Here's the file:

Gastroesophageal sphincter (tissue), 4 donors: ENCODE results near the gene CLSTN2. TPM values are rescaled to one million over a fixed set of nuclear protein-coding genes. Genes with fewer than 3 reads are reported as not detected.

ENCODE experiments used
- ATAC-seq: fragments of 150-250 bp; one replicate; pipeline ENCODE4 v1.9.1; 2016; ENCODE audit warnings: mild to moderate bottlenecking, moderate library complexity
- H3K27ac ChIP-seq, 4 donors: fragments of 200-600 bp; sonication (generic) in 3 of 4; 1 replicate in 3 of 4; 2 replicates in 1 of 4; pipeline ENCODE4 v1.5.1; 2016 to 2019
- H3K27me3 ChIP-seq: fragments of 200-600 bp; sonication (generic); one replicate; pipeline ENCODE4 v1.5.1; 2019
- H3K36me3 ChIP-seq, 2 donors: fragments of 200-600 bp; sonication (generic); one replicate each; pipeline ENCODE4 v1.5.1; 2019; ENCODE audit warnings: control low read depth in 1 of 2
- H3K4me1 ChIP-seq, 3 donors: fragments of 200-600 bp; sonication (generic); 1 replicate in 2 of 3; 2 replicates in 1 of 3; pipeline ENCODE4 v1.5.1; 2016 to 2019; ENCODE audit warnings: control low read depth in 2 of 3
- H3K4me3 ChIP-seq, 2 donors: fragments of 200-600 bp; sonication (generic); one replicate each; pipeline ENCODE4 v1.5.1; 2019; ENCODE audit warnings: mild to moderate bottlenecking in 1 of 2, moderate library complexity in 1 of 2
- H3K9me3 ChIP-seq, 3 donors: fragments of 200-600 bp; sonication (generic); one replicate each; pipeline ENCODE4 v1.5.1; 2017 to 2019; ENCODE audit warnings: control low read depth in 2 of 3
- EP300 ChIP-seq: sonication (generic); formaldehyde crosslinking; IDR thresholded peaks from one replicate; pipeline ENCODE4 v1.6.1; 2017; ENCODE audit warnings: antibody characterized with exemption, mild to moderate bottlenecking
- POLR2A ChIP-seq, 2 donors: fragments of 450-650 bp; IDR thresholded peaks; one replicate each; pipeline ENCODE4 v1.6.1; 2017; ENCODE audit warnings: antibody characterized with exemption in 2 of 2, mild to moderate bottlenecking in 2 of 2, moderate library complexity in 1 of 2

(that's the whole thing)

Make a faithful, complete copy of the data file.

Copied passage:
Gastroesophageal sphincter (tissue), 4 donors: ENCODE results near the gene CLSTN2. TPM values are rescaled to one million over a fixed set of nuclear protein-coding genes. Genes with fewer than 3 reads are reported as not detected.

ENCODE experiments used
- ATAC-seq: fragments of 150-250 bp; one replicate; pipeline ENCODE4 v1.9.1; 2016; ENCODE audit warnings: mild to moderate bottlenecking, moderate library complexity
- H3K27ac ChIP-seq, 4 donors: fragments of 200-600 bp; sonication (generic) in 3 of 4; 1 replicate in 3 of 4; 2 replicates in 1 of 4; pipeline ENCODE4 v1.5.1; 2016 to 2019
- H3K27me3 ChIP-seq: fragments of 200-600 bp; sonication (generic); one replicate; pipeline ENCODE4 v1.5.1; 2019
- H3K36me3 ChIP-seq, 2 donors: fragments of 200-600 bp; sonication (generic); one replicate each; pipeline ENCODE4 v1.5.1; 2019; ENCODE audit warnings: control low read depth in 1 of 2
- H3K4me1 ChIP-seq, 3 donors: fragments of 200-600 bp; sonication (generic); 1 replicate in 2 of 3; 2 replicates in 1 of 3; pipeline ENCODE4 v1.5.1; 2016 to 2019; ENCODE audit warnings: control low read depth in 2 of 3
- H3K4me3 ChIP-seq, 2 donors: fragments of 200-600 bp; sonication (generic); one replicate each; pipeline ENCODE4 v1.5.1; 2019; ENCODE audit warnings: mild to moderate bottlenecking in 1 of 2, moderate library complexity in 1 of 2
- H3K9me3 ChIP-seq, 3 donors: fragments of 200-600 bp; sonication (generic); one replicate each; pipeline ENCODE4 v1.5.1; 2017 to 2019; ENCODE audit warnings: control low read depth in 2 of 3
- EP300 ChIP-seq: sonication (generic); formaldehyde crosslinking; IDR thresholded peaks from one replicate; pipeline ENCODE4 v1.6.1; 2017; ENCODE audit warnings: antibody characterized with exemption, mild to moderate bottlenecking
- POLR2A ChIP-seq, 2 donors: fragments of 450-650 bp; IDR thresholded peaks; one replicate each; pipeline ENCODE4 v1.6.1; 2017; ENCODE audit warnings: antibody characterized with exemption in 2 of 2, mild to moderate bottlenecking in 2 of 2, moderate library complexity in 1 of 2